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Tip of the Week: Working with PDF Files

Tip of the Week: Working with PDF Files

Portable Document Format files (better known as PDFs) have become incredibly common as a means to save documents in a constant and consistent format that can be viewed on just about any device. They also allow users to make some simple changes to make it even easier to review the data they contain. Here, we’ll go over a few options for this year’s first tips.

Rotate the Document

It is very easy to accidentally scan a document into your computer so that it doesn’t appear upright on your display. A program like Adobe Acrobat Pro offers an in-menu option that allows you to do just that - in Document, find Rotate Pages. This option will allow you to select the pages that need to be rotated, and how to rotate them. Other programs may feature a toolbar button that allows you to rotate each page.

Fixing your pages, despite taking a few moments of time, is certainly a worthwhile thing to do, as it makes the document easier to read, promoting accuracy and convenience.

Password Protecting the Document

As long as the person or people who need to see a particular PDF have the proper password, protecting the document in question with a password is a generally good idea - especially if it contains “for your eyes only” information. To make these files as secure as possible, make sure that the passwords are distributed through secure means.

In Word, you can save your files as a PDF using the “Save as” function, simply selecting the PDF option as you do so. You will also see a button offering More options, which brings up a second dialogue box where you can find “encrypt document with a password” in that box’s Options button. By selecting encrypt document with a password, you will have the option to provide a password (and confirm it). At that point, anyone opening the PDF will need to enter that password to view it.

Merging PDF Files

It isn’t uncommon for different parts of the same document to be saved as different PDF files, or for multiple copies to be saved with different information filled in. It is usually better to have all of this information consolidated, to make reviewing it much easier. While many free and paid software titles can allow you to do this, you should reach out to us before you select one, as we can help you make the right choice for your needs - you probably don’t want the program’s watermark on your finished document, or find yourself needing to merge more documents than a free program will allow.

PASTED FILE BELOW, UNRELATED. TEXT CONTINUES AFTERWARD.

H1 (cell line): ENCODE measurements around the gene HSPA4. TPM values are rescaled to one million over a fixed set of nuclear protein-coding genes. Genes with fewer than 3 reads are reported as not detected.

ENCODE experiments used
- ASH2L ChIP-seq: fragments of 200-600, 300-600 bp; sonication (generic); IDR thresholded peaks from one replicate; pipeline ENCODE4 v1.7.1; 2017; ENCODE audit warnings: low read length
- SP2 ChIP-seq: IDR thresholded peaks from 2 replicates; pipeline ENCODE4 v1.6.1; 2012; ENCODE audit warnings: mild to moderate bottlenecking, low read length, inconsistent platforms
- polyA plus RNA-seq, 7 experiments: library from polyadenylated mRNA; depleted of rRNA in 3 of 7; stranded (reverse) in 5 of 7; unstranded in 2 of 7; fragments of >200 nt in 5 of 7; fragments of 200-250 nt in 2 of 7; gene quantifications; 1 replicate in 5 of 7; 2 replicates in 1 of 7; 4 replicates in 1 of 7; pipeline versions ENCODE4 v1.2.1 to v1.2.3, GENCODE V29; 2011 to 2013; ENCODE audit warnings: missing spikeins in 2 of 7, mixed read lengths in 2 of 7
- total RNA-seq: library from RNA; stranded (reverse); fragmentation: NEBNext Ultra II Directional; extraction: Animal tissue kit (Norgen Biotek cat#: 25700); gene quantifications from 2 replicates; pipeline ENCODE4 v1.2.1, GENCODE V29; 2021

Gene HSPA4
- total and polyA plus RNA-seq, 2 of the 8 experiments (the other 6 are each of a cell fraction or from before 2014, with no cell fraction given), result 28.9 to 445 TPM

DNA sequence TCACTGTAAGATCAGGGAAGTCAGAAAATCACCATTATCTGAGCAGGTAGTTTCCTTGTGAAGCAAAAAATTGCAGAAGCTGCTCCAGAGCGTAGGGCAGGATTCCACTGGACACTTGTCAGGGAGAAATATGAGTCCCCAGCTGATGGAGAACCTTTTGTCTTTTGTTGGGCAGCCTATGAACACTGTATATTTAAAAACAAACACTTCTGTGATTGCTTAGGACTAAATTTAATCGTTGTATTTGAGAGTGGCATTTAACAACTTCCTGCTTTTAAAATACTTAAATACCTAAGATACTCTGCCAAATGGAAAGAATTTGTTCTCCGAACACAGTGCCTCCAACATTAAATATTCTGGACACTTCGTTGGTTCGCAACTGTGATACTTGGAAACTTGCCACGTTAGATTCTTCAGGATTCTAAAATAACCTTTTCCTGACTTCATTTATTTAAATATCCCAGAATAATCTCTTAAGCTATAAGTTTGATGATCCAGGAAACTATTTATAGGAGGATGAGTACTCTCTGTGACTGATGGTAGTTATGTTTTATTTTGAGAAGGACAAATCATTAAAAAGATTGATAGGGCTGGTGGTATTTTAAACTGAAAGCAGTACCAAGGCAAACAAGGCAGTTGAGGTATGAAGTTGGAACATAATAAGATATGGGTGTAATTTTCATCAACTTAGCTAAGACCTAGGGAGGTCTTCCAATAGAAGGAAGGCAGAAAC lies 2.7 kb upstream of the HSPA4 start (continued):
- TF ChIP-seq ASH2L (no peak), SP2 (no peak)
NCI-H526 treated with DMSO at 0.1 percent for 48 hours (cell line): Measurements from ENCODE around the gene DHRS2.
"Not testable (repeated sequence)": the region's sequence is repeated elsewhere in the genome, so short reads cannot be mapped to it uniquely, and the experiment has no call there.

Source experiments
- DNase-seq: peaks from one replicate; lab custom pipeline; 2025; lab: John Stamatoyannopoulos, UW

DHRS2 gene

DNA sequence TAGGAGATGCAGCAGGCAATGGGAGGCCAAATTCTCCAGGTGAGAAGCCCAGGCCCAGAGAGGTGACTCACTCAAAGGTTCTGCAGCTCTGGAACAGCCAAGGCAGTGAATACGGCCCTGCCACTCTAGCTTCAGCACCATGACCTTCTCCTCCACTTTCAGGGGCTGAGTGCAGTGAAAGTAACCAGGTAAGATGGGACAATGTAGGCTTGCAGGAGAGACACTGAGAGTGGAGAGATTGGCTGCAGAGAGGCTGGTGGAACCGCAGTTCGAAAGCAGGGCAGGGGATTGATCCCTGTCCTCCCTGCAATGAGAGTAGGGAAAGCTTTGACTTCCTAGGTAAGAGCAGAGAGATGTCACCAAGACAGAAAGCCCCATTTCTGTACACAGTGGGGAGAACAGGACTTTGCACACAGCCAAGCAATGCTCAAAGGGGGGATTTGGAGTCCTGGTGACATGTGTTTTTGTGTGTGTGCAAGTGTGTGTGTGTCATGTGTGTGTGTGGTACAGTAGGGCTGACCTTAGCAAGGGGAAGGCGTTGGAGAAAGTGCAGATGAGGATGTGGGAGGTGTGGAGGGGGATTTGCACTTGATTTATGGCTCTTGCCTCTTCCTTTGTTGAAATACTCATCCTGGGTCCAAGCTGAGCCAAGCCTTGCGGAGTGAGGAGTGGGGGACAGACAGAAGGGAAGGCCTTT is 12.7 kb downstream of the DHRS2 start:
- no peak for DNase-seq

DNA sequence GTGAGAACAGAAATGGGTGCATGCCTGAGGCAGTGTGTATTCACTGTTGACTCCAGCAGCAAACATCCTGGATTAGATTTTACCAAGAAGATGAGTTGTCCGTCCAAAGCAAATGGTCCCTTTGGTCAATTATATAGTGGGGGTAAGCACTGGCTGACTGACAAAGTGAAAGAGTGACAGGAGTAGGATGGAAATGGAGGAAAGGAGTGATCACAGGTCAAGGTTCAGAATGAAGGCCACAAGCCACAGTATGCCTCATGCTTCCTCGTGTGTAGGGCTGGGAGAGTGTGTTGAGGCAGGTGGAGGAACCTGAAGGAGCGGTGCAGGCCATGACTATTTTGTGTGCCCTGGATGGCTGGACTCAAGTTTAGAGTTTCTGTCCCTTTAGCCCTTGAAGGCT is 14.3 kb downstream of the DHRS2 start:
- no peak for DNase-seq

If you’ve already acquired Adobe Acrobat, merging your files is fairly simple. After opening the program, access the Tools menu and select Combine files. Doing so will give you the ability to Add Files… and once you have selected all of the files that should create your new PDF, click Combine. Once they are combined, clicking Save as will allow you to store it where it belongs.

Signing a PDF

Many times, a contract that needs to be signed will arrive as a PDF. While many resort to printing these documents out to sign them, there is an easier way - signing them electronically.

This time, the free Adobe Reader software can get the job done, but you should still check with your IT resource before using it.

If Adobe Reader is approved and installed by IT, you can easily sign PDFs electronically. By opening the PDF file with Reader, you have access to a Fill & Sign button. Click it, then Sign and Add signature. You’ll then have access to three options:

  • Type - you simply type your name into the field, and an electronic signature is rendered (which will not look like yours).
  • Draw - you use your mouse to draw out your signature.
  • Image - you use a scanned image of your actual signature that is then saved for future use.

Once you’ve positioned your signature where it should be, click apply and make sure you save your revised PDF.

Always remember to check with your IT team before you download any software! For more IT tips and other useful pieces, make sure you subscribe to our blog!

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Tuesday, August 04 2020

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